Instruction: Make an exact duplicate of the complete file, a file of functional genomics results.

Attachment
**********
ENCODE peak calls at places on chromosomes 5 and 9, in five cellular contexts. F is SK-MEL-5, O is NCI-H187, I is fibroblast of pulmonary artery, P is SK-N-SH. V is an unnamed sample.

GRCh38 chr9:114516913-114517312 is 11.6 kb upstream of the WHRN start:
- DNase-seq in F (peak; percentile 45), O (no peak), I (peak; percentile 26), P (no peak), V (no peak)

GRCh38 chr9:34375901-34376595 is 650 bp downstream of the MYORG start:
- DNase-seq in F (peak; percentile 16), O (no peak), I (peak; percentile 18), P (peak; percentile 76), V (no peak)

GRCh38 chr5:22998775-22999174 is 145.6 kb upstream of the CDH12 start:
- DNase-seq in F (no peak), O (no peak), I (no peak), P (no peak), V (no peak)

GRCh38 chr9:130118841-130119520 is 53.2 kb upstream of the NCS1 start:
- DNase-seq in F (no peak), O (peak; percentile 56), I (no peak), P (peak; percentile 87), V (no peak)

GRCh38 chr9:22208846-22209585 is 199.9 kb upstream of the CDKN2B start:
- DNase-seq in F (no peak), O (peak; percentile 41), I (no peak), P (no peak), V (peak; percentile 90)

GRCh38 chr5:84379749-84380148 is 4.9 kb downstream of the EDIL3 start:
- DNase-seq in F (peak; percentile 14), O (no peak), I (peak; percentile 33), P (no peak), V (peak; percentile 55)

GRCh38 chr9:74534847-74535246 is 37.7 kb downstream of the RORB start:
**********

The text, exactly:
ENCODE peak calls at places on chromosomes 5 and 9, in five cellular contexts. F is SK-MEL-5, O is NCI-H187, I is fibroblast of pulmonary artery, P is SK-N-SH. V is an unnamed sample.

GRCh38 chr9:114516913-114517312 is 11.6 kb upstream of the WHRN start:
- DNase-seq in F (peak; percentile 45), O (no peak), I (peak; percentile 26), P (no peak), V (no peak)

GRCh38 chr9:34375901-34376595 is 650 bp downstream of the MYORG start:
- DNase-seq in F (peak; percentile 16), O (no peak), I (peak; percentile 18), P (peak; percentile 76), V (no peak)

GRCh38 chr5:22998775-22999174 is 145.6 kb upstream of the CDH12 start:
- DNase-seq in F (no peak), O (no peak), I (no peak), P (no peak), V (no peak)

GRCh38 chr9:130118841-130119520 is 53.2 kb upstream of the NCS1 start:
- DNase-seq in F (no peak), O (peak; percentile 56), I (no peak), P (peak; percentile 87), V (no peak)

GRCh38 chr9:22208846-22209585 is 199.9 kb upstream of the CDKN2B start:
- DNase-seq in F (no peak), O (peak; percentile 41), I (no peak), P (no peak), V (peak; percentile 90)

GRCh38 chr5:84379749-84380148 is 4.9 kb downstream of the EDIL3 start:
- DNase-seq in F (peak; percentile 14), O (no peak), I (peak; percentile 33), P (no peak), V (peak; percentile 55)

GRCh38 chr9:74534847-74535246 is 37.7 kb downstream of the RORB start: